Monday, February 28, 2011


Bishop Gabino Zavala, Auxiliary of the Archdiocese of Los Angeles spoke to over 400 Catholic and other faith leaders in support of the rights of workers in Wisconsin last Friday.

Bishop Zavala reminded them that the Catholic Church has long recognized the rights of workers but stressed that now is the time for us to stand with them in solidarity.

The audience included many Catholic elected leaders of labor, clergy, religious and rank and file Catholic union members preparing to find news ways to support workers in Wisconsin.

Also commenting on the situation in Wisconsin was Fr. Sinclair Oubre, JCL, who proclaimed:

I find the scapegoating of public employees a scandal. So many of these people are the very persons who make our civic and community life possible. I wonder what all these folks who are so enthusiastic about "cutting out waste," will do when the local water department has been slashed in half, and their sewer line is clogged on the city side. How pleasant will their life be when no city employee will be able to deal with the consequences of a stopped up sewer line for a week. Or what are we going to do when our garbage pick up will be once every two weeks because half our garbage collectors have been declared "unnecessary government waste?"

Father Sinclair ministers to Catholic workers.

Friday, February 25, 2011

Poland to Wisconsin: Stand for Workers

Poland’s Solidarność Union Tells Wisconsin Workers: “Your Victory is Our Victory as Well”

Washington, DC — In a remarkable expression of international solidarity among working men and women, the president of “Solidarność” (“Solidarity”) – the Polish trade union whose determination and courage led to the fall of the Iron Curtain – has written an open letter in support of the public employees of Wisconsin.

Piotr Duda, president of Solidarność, said the 700,000 members of the Polish union wished “to express our solidarity and support for your struggle against the recent assault on trade unions and trade union rights unleashed by Governor Scott Walker.”

The letter is printed as a full-page advertisement in today’s issue of the Milwaukee Journal Sentinel.

“Dear Friends,” Duda’s letter continues, “please rest assured that our thoughts are with you during your protest, as we truly do hope that your just fight for decent working and living conditions, for the workers’ rights will be successful.”

“Your victory is our victory as well,” he said.

In the early 1980s, Solidarność persisted against great odds to win collective bargaining rights from the communist government of Poland. The union’s leader, Lech Walesa, was awarded the Nobel Peace Prize and was named Time magazine’s Man of the Year in 1981. He was elected President of Poland after the country secured its freedom.

The letter was sent to AFSCME Pres. Gerald W. McEntee with a request that it be conveyed to “Public Service Workers in the State of Wisconsin.” Download the open letter as a PDF.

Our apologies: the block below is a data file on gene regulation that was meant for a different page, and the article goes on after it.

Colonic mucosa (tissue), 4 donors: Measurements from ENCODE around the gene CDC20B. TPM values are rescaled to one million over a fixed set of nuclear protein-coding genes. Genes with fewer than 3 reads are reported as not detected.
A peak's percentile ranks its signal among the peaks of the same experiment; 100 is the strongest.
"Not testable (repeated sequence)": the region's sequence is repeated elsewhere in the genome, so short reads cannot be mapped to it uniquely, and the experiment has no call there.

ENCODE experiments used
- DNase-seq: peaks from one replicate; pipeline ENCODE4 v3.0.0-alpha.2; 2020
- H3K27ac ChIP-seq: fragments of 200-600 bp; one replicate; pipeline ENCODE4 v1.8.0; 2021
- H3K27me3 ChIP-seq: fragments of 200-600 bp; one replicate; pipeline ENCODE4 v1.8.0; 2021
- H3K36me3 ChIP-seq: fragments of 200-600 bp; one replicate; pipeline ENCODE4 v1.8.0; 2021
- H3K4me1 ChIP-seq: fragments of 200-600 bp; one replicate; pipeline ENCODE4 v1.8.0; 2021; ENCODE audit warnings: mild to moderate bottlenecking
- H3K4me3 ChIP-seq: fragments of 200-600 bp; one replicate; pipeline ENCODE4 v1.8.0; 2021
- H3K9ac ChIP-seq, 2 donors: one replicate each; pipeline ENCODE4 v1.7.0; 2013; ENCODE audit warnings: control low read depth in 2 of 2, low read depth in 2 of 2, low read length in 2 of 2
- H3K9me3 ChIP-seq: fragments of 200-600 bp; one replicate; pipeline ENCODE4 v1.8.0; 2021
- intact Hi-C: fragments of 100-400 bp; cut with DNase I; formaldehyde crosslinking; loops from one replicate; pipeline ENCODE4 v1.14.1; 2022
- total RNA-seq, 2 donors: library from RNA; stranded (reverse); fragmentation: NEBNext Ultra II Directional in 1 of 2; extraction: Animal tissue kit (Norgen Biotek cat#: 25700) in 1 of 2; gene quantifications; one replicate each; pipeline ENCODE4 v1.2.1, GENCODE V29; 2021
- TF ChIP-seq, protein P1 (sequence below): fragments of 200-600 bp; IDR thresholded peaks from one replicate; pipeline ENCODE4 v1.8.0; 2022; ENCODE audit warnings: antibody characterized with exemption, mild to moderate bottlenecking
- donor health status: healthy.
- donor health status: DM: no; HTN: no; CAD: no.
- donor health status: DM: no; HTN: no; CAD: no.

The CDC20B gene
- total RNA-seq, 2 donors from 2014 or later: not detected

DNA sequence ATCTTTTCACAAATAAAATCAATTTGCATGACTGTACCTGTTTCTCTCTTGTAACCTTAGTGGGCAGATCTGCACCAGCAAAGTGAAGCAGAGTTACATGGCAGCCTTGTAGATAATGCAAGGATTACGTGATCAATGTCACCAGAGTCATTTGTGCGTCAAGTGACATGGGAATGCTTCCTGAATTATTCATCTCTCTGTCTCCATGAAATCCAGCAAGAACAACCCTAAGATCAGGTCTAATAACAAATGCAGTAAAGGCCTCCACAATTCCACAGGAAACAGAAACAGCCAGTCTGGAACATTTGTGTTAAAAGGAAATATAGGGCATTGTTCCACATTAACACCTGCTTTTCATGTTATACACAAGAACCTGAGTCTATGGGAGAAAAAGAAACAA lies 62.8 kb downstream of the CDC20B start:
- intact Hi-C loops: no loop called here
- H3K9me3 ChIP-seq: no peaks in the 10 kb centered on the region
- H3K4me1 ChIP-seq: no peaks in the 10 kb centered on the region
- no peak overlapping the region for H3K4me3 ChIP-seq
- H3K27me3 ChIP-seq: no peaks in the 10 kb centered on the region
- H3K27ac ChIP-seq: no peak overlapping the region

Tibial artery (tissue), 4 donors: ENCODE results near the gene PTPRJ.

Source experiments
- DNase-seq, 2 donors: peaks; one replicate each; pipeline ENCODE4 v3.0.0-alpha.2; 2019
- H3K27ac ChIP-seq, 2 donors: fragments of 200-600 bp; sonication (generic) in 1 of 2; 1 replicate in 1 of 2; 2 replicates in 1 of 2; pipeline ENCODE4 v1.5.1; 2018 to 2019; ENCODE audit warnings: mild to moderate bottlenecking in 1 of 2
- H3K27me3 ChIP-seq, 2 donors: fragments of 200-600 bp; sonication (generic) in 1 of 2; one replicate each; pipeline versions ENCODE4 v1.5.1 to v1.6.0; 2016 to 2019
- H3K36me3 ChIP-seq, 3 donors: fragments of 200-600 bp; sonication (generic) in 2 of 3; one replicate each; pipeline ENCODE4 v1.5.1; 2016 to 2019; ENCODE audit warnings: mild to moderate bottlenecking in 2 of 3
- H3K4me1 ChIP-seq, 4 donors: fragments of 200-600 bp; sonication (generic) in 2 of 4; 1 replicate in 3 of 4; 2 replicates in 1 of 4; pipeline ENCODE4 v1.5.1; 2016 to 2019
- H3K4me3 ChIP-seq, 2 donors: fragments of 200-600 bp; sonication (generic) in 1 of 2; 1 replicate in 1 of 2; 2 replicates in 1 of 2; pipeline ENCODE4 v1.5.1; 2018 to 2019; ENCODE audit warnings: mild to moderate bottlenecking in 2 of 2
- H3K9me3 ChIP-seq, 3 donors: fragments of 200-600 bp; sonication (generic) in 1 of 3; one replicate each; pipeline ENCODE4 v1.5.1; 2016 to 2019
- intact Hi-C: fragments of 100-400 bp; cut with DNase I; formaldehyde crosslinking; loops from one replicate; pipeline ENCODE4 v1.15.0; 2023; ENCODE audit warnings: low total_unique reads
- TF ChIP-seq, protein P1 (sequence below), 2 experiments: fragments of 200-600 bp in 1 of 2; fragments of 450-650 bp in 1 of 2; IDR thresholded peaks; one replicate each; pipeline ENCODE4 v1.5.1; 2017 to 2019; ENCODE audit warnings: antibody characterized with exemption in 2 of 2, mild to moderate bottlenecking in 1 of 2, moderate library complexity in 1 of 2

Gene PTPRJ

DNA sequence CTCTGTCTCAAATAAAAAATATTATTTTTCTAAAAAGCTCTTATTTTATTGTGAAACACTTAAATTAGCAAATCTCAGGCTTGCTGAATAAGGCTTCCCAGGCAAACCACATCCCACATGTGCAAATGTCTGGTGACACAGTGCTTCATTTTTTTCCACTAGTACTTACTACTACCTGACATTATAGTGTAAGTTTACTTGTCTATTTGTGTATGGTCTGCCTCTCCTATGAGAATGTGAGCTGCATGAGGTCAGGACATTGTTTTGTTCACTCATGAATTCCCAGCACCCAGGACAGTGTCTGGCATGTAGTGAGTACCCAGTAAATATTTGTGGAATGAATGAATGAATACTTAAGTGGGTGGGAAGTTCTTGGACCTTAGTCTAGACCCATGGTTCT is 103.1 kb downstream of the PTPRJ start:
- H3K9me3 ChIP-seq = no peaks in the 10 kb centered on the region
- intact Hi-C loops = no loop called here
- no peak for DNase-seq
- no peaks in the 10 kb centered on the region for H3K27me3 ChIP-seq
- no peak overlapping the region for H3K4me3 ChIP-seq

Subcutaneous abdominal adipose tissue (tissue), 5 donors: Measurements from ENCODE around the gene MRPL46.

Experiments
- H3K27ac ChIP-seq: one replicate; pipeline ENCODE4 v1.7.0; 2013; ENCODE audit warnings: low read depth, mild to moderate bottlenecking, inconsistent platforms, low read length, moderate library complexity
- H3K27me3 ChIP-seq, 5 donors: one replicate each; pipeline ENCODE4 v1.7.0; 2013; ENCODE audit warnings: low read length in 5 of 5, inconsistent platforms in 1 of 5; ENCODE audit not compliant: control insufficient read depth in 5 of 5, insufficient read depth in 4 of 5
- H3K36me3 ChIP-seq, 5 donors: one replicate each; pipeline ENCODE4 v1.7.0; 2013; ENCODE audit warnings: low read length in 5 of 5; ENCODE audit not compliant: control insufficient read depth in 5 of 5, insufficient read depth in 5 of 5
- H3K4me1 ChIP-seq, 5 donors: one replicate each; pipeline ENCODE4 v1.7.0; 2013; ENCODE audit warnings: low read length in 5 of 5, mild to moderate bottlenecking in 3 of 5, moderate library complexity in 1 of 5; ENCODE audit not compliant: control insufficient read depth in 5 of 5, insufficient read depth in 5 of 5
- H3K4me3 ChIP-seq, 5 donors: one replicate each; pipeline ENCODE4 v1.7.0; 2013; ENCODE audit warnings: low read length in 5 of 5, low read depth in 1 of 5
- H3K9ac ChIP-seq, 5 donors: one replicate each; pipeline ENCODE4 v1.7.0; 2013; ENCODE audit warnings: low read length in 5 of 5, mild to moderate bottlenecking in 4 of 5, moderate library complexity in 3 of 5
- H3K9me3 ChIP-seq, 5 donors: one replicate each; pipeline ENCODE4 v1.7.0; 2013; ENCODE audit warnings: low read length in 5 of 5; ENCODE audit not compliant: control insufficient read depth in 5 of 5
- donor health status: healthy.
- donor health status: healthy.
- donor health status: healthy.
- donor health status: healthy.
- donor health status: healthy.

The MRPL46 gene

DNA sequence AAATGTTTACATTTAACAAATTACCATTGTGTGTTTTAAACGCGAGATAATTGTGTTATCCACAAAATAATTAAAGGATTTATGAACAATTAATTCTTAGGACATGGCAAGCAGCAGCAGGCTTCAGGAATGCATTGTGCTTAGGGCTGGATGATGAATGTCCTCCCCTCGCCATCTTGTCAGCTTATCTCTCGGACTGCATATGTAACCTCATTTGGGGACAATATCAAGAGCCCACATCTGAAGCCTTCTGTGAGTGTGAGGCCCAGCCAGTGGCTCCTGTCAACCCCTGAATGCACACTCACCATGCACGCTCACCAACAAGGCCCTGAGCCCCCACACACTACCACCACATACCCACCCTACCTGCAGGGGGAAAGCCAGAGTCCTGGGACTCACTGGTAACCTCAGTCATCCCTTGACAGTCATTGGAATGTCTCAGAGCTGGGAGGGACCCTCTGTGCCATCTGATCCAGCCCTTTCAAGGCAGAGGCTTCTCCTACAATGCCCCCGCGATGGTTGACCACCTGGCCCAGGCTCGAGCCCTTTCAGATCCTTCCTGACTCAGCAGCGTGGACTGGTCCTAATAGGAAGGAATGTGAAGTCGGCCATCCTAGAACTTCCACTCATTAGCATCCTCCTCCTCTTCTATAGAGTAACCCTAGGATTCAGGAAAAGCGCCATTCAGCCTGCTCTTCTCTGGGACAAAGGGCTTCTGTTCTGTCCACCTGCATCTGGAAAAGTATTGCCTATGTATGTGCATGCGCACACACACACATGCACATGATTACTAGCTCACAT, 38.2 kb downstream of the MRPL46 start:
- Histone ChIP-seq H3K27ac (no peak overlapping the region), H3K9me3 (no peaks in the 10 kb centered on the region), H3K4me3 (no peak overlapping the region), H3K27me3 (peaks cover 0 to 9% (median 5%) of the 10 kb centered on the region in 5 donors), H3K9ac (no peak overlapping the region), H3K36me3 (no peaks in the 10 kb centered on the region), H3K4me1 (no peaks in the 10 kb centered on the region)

Thursday, February 24, 2011


"The repeated calls issued within the Church's social doctrine, beginning with Rerum Novarum, for the promotion of workers' associations that can defend their rights must therefore be honored today even more than in the past."

-- POPE BENEDICT XVI, Caritas in Veritate

Tuesday, February 22, 2011


Archbishop's Statement Regarding the Rights of Workers and the Value of Unions

Most Reverend Jerome E. Listecki, archbishop of Milwaukee and president of the Wisconsin Catholic Conference, has issued the following statement regarding the rights of workers and the value of unions.
February 16, 2011

The Church is well aware that difficult economic times call for hard choices and financial responsibility to further the common good. Our own dioceses and parishes have not been immune to the effects of the current economic difficulties. But hard times do not nullify the moral obligation each of us has to respect the legitimate rights of workers. As Pope Benedict wrote in his 2009 encyclical, Caritas in veritate:

Governments, for reasons of economic utility, often limit the freedom or the negotiating capacity of labor unions. Hence traditional networks of solidarity have more and more obstacles to overcome. The repeated calls issued within the Church's social doctrine, beginning with Rerum Novarum [60], for the promotion of workers' associations that can defend their rights must therefore be honored today even more than in the past, as a prompt and far-sighted response to the urgent need for new forms of cooperation at the international level, as well as the local level. [#25]

It does not follow from this that every claim made by workers or their representatives is valid. Every union, like every other economic actor, is called to work for the common good, to make sacrifices when required, and to adjust to new economic realities.

However, it is equally a mistake to marginalize or dismiss unions as impediments to economic growth. As Pope John Paul II wrote in 1981, “[a] union remains a constructive factor of social order and solidarity, and it is impossible to ignore it.” (Laborem exercens #20, emphasis in original)

It is especially in times of crisis that “new forms of cooperation” and open communication become essential. We request that lawmakers carefully consider the implications of this proposal and evaluate it in terms of its impact on the common good. We also appeal to everyone –lawmakers, citizens, workers, and labor unions – to move beyond divisive words and actions and work together, so that Wisconsin can recover in a humane way from the current fiscal crisis.